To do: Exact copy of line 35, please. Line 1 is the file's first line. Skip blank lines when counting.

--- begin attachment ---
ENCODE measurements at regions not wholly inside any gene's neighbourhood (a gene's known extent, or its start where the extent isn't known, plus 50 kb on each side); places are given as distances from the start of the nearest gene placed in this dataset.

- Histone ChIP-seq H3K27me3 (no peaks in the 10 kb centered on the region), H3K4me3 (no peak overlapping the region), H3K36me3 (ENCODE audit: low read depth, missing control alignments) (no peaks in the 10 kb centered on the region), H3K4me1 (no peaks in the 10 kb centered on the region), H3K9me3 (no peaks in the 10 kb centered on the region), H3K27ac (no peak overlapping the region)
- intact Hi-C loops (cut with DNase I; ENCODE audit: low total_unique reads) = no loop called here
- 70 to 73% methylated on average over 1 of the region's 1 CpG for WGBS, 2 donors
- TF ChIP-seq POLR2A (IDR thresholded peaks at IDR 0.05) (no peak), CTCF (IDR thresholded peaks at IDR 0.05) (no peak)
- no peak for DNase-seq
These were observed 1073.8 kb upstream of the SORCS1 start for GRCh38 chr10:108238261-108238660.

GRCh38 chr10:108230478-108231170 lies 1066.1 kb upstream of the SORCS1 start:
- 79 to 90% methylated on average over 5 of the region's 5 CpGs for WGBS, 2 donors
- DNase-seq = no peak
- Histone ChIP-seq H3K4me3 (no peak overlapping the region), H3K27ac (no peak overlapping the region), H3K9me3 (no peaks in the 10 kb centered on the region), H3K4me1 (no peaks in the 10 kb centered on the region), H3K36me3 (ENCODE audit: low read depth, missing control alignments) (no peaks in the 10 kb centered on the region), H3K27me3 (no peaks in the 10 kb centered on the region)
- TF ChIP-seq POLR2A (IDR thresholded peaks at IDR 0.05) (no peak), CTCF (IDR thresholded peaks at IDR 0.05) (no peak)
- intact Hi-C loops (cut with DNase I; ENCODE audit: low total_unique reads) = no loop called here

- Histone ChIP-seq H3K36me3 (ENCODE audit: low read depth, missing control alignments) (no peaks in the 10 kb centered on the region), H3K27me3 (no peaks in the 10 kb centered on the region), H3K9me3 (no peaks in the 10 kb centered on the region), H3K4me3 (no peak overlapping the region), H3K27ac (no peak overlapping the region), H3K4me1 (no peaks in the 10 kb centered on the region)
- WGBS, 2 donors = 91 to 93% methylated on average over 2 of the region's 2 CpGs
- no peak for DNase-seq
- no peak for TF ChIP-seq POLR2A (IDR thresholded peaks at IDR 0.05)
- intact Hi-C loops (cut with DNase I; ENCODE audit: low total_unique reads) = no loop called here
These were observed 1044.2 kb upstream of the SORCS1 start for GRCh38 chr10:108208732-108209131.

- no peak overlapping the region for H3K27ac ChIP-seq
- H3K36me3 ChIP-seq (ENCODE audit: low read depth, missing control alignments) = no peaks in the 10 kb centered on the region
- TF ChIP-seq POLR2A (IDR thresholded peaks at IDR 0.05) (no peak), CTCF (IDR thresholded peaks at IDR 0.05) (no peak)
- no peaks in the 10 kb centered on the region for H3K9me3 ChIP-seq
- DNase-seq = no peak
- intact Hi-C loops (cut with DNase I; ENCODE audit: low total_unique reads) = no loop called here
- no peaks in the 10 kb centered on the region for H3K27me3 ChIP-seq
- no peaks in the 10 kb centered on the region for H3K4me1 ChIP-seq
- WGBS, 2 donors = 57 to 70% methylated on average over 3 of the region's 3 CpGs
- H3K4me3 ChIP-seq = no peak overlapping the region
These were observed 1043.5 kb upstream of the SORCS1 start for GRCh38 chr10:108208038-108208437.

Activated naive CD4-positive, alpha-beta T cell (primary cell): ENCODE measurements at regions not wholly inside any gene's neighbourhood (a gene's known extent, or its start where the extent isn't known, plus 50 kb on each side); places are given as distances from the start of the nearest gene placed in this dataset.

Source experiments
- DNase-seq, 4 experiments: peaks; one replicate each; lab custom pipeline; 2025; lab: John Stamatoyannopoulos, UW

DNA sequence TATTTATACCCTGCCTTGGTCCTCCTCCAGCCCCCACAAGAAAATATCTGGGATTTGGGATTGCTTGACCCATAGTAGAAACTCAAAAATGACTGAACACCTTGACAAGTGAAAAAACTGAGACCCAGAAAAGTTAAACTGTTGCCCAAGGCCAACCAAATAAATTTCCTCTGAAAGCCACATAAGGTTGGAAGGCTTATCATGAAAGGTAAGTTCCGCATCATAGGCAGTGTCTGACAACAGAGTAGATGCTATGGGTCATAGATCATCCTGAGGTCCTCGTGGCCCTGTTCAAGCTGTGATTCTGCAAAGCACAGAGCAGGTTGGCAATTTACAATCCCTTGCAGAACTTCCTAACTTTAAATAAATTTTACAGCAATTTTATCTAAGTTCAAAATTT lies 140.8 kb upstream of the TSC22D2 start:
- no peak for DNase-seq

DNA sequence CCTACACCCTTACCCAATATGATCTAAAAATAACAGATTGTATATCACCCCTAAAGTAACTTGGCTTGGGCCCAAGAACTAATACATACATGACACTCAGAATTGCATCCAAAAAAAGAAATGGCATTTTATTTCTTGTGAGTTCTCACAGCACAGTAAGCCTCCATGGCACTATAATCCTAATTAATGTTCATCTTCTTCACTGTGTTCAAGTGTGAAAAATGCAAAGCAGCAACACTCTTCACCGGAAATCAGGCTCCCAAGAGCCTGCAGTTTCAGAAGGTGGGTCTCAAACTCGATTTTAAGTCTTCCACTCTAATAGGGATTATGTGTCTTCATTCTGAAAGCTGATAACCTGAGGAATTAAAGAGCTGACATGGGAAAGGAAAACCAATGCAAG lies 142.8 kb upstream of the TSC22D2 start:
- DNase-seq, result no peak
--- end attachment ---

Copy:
- no peak for DNase-seq